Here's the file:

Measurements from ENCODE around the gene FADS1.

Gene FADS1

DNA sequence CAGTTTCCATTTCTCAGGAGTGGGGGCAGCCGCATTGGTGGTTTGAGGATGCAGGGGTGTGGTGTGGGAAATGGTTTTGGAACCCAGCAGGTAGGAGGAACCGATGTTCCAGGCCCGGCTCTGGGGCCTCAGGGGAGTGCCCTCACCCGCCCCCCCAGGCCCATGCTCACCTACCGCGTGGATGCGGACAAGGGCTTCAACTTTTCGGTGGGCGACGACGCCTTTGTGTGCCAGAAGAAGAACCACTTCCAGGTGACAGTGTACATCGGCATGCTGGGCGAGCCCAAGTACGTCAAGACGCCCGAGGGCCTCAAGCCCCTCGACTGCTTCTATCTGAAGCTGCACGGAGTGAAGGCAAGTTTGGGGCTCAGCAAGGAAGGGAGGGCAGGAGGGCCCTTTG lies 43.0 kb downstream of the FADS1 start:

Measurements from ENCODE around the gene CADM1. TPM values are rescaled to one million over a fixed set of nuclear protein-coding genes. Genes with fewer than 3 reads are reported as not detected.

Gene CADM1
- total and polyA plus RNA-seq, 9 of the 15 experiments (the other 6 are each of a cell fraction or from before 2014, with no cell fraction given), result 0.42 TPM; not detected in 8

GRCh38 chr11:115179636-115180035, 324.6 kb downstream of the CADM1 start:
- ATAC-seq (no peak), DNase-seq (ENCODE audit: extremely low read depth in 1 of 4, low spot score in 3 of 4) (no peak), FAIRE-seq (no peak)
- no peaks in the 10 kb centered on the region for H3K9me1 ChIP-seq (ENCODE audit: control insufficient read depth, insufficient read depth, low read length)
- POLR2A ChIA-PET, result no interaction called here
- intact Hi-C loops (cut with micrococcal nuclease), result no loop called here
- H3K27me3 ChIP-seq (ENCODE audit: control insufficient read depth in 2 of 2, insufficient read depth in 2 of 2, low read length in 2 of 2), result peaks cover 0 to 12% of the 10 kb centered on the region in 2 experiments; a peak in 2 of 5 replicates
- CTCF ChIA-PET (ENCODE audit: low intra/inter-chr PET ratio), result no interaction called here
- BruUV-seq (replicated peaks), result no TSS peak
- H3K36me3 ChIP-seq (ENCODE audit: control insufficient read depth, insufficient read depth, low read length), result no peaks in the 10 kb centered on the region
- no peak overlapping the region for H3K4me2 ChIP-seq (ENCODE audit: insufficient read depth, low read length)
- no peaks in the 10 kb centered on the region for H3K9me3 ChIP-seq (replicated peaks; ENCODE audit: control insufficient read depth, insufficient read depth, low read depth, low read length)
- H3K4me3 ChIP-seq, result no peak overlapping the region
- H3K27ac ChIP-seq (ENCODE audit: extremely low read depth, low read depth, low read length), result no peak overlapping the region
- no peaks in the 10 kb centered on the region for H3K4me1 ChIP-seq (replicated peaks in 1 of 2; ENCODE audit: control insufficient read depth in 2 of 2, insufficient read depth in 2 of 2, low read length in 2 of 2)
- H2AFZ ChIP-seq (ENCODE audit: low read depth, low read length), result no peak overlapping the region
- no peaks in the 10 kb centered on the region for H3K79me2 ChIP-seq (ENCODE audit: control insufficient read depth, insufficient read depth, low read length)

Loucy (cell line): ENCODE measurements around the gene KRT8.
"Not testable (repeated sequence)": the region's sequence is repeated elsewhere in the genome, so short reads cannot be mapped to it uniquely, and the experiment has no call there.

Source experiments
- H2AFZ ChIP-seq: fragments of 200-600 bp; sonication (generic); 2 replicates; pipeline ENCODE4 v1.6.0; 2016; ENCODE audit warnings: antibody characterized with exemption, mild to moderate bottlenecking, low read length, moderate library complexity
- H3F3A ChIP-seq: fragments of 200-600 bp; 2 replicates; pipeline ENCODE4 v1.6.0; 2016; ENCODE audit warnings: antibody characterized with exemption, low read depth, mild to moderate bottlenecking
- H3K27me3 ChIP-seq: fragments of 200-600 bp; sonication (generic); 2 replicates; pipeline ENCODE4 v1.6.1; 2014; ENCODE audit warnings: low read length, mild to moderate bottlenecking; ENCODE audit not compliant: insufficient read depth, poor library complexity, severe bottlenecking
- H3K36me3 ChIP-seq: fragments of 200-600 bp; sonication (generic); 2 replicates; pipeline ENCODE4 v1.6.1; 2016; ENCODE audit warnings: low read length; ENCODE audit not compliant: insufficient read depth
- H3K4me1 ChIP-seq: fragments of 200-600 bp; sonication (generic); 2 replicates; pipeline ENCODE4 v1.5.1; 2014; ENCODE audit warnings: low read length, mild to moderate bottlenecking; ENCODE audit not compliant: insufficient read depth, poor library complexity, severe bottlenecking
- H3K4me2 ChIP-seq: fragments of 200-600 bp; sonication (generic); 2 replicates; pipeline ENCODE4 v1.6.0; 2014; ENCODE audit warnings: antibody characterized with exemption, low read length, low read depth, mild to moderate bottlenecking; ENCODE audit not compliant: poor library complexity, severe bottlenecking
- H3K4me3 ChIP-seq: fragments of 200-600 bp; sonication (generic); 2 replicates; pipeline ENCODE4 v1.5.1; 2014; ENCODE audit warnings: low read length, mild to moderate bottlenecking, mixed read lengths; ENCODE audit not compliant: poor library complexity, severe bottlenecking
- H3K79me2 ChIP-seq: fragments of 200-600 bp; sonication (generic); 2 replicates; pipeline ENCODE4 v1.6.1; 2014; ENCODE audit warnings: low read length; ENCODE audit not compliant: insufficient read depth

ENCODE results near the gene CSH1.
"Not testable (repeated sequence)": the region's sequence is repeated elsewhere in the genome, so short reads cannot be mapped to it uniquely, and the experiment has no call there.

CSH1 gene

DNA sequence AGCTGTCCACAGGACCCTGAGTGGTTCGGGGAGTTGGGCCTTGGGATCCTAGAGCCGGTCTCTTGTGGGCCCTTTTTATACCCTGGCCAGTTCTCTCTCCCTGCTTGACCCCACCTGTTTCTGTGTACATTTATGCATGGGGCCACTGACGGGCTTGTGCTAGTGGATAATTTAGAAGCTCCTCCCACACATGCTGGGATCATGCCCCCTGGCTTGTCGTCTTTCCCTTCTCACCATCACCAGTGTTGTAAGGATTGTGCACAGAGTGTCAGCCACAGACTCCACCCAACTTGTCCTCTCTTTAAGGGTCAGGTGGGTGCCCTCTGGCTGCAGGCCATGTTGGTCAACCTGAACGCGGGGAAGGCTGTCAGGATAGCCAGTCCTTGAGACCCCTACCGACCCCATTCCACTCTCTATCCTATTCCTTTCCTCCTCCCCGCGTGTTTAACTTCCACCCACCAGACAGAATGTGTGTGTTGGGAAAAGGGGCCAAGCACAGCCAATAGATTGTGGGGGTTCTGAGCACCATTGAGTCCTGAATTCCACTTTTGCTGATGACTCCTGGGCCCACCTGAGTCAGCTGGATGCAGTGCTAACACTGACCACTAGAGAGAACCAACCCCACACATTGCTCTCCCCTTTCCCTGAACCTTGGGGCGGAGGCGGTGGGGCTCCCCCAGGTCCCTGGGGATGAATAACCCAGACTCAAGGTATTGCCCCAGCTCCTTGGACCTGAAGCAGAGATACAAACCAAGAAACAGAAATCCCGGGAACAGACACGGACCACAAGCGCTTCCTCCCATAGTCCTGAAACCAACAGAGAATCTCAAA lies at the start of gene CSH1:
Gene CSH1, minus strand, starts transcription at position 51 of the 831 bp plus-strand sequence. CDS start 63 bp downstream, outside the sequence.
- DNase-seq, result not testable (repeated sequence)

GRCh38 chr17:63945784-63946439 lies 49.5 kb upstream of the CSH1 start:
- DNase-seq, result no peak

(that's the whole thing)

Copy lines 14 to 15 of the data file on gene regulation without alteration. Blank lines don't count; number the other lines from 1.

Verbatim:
- BruUV-seq (replicated peaks), result no TSS peak
- H3K36me3 ChIP-seq (ENCODE audit: control insufficient read depth, insufficient read depth, low read length), result no peaks in the 10 kb centered on the region